Pneumatophore sentence example

pneumatophore
  • In cases where the cormus has no pneumatophore the topmost swimming bell may contain an oil-reservoir or oleocyst.
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  • Never more than one pneumatophore is found in a cormus, and when present it is always situated at the highest point above the swimming bells, if these are present also.
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  • In Velella the pneumatophore becomes of complex structure and sends air-tubes, lined by a chitin and resembling tracheae, down into the compact coenosarc, thus evidently serving a respiratory as well as a hydrostatic function.
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  • Divergent views have been held as to the morphological significance of the pneumatophore.
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  • Next the pit closes up to form a vesicle with a pore, and so gives rise to the pneumatophore.
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  • As in the analogous swim-bladder of fishes, the gas in the pneumatophore can be secreted or absorbed, whereby the specific gravity of the body can be diminished or increased, so as to cause it to float nearer the surface or at a deeper level.
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  • Woltereck [59], on the other hand, have shown that the ectodermal pit which gives rise to the pneumatophore represents an entocodon.
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  • Haeckel regards it as the equivalent of the manubrium, and as it is implanted on the blind end of the pneumatophore, such a view leads necessarily to the air-sack and gland being a development on the ex-umbral surface of the medusa-person.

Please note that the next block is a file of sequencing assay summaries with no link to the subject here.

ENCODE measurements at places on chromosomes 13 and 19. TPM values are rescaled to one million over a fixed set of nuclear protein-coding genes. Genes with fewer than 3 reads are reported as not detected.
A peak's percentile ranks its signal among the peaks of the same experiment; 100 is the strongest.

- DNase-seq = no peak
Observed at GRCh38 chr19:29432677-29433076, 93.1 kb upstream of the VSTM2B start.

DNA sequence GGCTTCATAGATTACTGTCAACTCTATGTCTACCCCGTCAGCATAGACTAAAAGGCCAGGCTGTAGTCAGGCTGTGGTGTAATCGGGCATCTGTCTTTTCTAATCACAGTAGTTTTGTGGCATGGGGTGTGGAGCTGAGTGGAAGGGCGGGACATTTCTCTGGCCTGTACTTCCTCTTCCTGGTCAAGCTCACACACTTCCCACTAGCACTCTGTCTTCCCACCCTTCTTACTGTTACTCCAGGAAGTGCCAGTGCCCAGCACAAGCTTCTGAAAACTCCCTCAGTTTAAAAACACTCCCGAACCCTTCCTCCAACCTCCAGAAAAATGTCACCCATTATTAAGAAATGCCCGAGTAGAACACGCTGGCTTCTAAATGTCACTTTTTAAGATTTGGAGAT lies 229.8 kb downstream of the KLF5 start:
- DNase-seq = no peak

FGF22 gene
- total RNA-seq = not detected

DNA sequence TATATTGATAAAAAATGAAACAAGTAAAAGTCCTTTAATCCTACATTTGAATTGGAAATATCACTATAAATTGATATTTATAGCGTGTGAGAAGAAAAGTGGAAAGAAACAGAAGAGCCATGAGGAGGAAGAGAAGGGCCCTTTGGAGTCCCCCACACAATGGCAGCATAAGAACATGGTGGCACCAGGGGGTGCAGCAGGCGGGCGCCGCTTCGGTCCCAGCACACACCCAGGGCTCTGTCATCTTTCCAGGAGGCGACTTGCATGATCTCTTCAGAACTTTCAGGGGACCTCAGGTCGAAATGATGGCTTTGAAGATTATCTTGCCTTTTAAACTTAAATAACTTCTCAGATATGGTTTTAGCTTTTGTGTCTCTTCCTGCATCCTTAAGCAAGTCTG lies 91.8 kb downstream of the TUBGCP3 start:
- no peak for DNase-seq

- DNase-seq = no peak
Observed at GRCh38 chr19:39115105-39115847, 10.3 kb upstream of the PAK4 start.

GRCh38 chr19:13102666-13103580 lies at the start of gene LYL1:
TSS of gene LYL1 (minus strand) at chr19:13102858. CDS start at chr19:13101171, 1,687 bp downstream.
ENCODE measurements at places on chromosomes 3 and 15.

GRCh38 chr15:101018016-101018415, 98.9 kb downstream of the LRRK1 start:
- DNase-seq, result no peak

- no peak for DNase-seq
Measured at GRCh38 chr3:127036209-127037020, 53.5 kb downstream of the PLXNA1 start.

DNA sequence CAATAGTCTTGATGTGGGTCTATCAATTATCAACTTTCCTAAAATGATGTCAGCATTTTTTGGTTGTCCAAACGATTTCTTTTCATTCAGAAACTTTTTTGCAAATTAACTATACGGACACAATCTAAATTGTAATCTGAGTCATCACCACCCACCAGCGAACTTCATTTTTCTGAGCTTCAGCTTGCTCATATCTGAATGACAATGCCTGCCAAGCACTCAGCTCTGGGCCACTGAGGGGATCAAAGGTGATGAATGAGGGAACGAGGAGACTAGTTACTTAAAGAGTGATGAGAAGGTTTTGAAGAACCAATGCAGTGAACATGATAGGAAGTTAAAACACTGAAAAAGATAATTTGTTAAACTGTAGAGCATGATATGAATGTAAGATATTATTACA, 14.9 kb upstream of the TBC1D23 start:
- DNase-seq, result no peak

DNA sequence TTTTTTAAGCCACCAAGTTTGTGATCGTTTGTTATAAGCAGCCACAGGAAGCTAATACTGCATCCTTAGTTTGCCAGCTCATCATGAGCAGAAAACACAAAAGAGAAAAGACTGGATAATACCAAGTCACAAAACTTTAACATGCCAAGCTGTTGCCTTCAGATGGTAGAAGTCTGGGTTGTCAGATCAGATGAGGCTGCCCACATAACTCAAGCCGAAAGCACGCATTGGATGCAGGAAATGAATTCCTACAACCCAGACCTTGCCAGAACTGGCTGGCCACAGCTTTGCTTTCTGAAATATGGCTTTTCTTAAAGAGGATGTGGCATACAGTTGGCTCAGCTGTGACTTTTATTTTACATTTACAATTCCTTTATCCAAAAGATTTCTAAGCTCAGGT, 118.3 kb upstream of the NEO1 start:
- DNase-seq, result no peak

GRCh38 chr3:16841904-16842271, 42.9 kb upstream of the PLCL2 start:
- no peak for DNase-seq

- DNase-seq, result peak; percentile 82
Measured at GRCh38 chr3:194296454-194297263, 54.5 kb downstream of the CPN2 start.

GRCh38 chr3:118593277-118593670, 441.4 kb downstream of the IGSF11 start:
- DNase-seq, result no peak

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  • The subsequent development is slightly different according as the future cormus is headed by a pneumatophore (Physophorida, Cystophorida) or by a nectocalyx (Calycophorida).
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  • The planula develops, on the whole, in a similar manner, but the ectodermal invagination arises, not at the pole of the planula, but on the side of its broader portion, and gives rise, not to a pneumatophore, but to a nectocalyx, the primary swimming bell or protocodon (" Fallschirm ") which is later thrown off and replaced by secondary swimming bells, metacodons, budded from the coenosarc.
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  • Woltereck considers the siphonophores most nearly allied to the Narcomedusae, producing like the buds from an aboral stolon, the first bud being represented by the pneumatophore or protocodon, in different cases.
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  • If sterile they remain attached and locomotor in function, forming the nectosome, the pneumatophore and swimming-bells.
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  • With an apical pneumatophore, not divided into chambers, followed by a series of nectocalyces or bracts.
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  • The Auronectae are peculiar deep-sea forms, little known except from Haeckel's descriptions, in which the large pneumatophore has a peculiar duct, termed the aurophore, placed on its lower side in the midst of a circle of swimming-bells.
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  • With a very large pneumatophore not divided into chambers, but without nectocalyces or bracts.
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  • The more complex umbrellashaped colonies of colonies (synrhabdosomes) described as provided with a common swimming bladder (pneumatophore?) may have attained a holo-planktonic or free-swimming mode of existence.
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